You only need to complete this step once for each machine you intend to send emails from.
git config --global --edit to open your global
configuration file in your default editor.
There are two possible ways of using Gmail with
First, make sure that two-factor authentication is enabled for your Google
account. Then, obtain an application-specific password
for git from the app passwords page. To store this password with git,
run this command:
git config --global sendemail.smtpPass 'your password'Next step is to add these details to your global configuration file:
[sendemail] smtpserver = smtp.gmail.com smtpuser = firstname.lastname@example.org smtpencryption = tls smtpserverport = 587Be sure to fill in your own email address under
It is still possible to use
git send-emailwithout two-factor authentication and application-specific password, but this requires installation and configuration of the special tool, which mimics regular
Also, if you haven't yet, run these commands - again, making the appropriate changes:
git config --global user.email "email@example.com" git config --global user.name "Your Name"Next
Protonmail does not support the open, industry-standard protocols necessary for git send-email to work out-of-the-box. To solve this, Protonmail offers Protonmail Bridge. Otherwise, you need to install & configure Hydroxide to connect to Protonmail with SMTP. Once you have configured Protonmail Bridge or Hydroxide, use its SMTP details along with the generic instructions below.
Protonmail bridge users: the bridge uses SSL authentication, but it self-signs the certificate used for SSL, so you will need to disable SSL verification with the daemon in your git config by setting an empty value for sendemail.smtpsslcertpath.
Visit the Fastmail instructions for adding a new third-party app. Add the following details, making the appropriate changes, including the "app password" that was generated from following those Fastmail instructions:
[sendemail] smtpserver = smtp.fastmail.com smtpuser = firstname.lastname@example.org smtpencryption = ssl smtpserverport = 465 smtppass = whatwasautogenerated
Also, if you haven't yet, run these commands - again making the appropriate changes:
git config --global user.email "email@example.com" git config --global user.name "Your Name"
If you already have an SMTP client installed, you can configure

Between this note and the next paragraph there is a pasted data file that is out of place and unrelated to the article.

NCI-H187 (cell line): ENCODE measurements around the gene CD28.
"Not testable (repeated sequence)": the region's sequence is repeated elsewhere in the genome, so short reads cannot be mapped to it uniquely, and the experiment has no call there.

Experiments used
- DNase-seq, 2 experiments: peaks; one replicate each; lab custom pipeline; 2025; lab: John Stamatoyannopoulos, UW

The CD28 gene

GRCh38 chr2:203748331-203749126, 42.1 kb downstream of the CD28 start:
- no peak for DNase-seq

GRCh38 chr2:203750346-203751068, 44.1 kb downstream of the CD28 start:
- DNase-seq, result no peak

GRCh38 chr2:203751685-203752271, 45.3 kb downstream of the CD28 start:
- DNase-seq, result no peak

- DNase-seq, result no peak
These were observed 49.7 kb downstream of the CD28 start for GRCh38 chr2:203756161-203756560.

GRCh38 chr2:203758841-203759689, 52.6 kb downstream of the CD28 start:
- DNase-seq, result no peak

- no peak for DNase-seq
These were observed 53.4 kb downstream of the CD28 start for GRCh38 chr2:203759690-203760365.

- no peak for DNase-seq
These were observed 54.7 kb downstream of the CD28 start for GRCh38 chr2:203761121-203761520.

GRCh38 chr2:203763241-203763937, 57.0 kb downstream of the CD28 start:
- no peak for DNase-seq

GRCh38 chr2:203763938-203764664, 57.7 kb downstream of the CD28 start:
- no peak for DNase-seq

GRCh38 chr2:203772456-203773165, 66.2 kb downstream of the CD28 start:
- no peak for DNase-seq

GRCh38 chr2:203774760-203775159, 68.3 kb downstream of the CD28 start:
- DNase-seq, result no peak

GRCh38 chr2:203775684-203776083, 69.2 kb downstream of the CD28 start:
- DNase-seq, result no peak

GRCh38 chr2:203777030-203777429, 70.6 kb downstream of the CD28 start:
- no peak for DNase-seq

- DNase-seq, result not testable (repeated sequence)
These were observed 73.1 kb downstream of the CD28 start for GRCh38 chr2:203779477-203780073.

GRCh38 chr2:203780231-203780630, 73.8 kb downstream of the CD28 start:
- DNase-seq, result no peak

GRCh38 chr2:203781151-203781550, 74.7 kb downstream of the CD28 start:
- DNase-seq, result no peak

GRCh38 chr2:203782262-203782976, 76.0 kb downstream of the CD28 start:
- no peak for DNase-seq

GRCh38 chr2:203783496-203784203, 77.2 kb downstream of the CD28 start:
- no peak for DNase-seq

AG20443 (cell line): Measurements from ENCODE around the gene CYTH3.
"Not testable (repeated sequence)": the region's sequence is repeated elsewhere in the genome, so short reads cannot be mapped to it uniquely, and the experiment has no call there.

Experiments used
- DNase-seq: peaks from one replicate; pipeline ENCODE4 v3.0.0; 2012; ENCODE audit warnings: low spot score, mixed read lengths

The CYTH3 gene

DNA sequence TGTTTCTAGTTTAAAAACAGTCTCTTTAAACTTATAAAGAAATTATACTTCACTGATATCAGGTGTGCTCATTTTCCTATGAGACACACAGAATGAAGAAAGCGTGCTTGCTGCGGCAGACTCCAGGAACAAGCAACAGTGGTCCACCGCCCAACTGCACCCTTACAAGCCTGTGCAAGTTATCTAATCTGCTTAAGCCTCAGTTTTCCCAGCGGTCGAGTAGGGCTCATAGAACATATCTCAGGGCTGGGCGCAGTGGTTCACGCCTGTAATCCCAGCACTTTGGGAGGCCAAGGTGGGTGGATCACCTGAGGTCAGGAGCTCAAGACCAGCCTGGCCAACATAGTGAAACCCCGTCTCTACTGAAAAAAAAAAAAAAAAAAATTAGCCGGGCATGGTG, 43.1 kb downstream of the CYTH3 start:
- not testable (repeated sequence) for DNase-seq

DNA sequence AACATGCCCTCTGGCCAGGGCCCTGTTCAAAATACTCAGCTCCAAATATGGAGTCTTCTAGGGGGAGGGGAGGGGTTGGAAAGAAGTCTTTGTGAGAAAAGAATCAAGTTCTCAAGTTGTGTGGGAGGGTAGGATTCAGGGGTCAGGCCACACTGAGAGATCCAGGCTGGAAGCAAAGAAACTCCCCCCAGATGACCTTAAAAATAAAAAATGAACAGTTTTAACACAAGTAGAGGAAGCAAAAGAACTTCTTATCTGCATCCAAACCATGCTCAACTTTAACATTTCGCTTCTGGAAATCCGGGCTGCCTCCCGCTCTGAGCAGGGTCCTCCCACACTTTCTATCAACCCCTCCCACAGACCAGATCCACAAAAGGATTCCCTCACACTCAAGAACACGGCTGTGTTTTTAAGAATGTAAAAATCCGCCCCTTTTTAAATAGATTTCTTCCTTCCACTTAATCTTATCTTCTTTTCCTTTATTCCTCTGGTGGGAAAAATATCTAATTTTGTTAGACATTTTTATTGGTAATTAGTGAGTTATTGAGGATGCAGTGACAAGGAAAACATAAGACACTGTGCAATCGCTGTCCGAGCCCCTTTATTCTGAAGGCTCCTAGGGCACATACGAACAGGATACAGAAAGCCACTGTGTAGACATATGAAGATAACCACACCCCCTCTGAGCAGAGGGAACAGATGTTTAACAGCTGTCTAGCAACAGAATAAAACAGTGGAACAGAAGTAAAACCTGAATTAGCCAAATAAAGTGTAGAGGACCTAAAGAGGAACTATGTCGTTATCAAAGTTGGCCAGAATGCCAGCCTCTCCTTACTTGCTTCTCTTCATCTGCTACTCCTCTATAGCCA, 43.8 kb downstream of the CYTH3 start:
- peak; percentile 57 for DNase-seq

git send-email to use it by setting its command with
sendemail.sendmailCmd. For example, to use msmtp you
could add this to your global configuration file:
[sendemail] sendmailCmd = /usr/bin/msmtp
If you have multiple accounts configured for your SMTP client and want to
specify one, you can add the required command parameters in the
sendemail.sendmailCmd setting. For example, to choose an account
work configured for msmtp:
[sendemail] sendmailCmd = /usr/bin/msmtp -a work
Please note that the
was added in Git 2.33. If you use an older version of Git, you must
add the path to your SMTP client as
parameters as multiple
sendemail.smtpserveroption. For example,
the previous msmtp configuration would be:
[sendemail] smtpserver = /usr/bin/msmtp smtpserveroption = -a smtpserveroption = workNext
Your email provider should have instructions somewhere for SMTP access. Look these details up, and then add the following details from your mail provider:
[sendemail] smtpserver = mail.example.org smtpuser = firstname.lastname@example.org smtpencryption = ssl smtpserverport = 465
Be sure to fill in the appropriate values for your email
provider - you will probably only have to fill in
smtpuser. Also, if
you haven't yet, run these commands - again, making the
git config --global user.email "email@example.com" git config --global user.name "Your Name"Next
This configuration assumes direct TLS. If your provider only
offers STARTTLS, set
smtpencryption = tls and
smtpserverport = 587.
If your system is already set up with
you may skip the
[sendemail] git configuration instructions.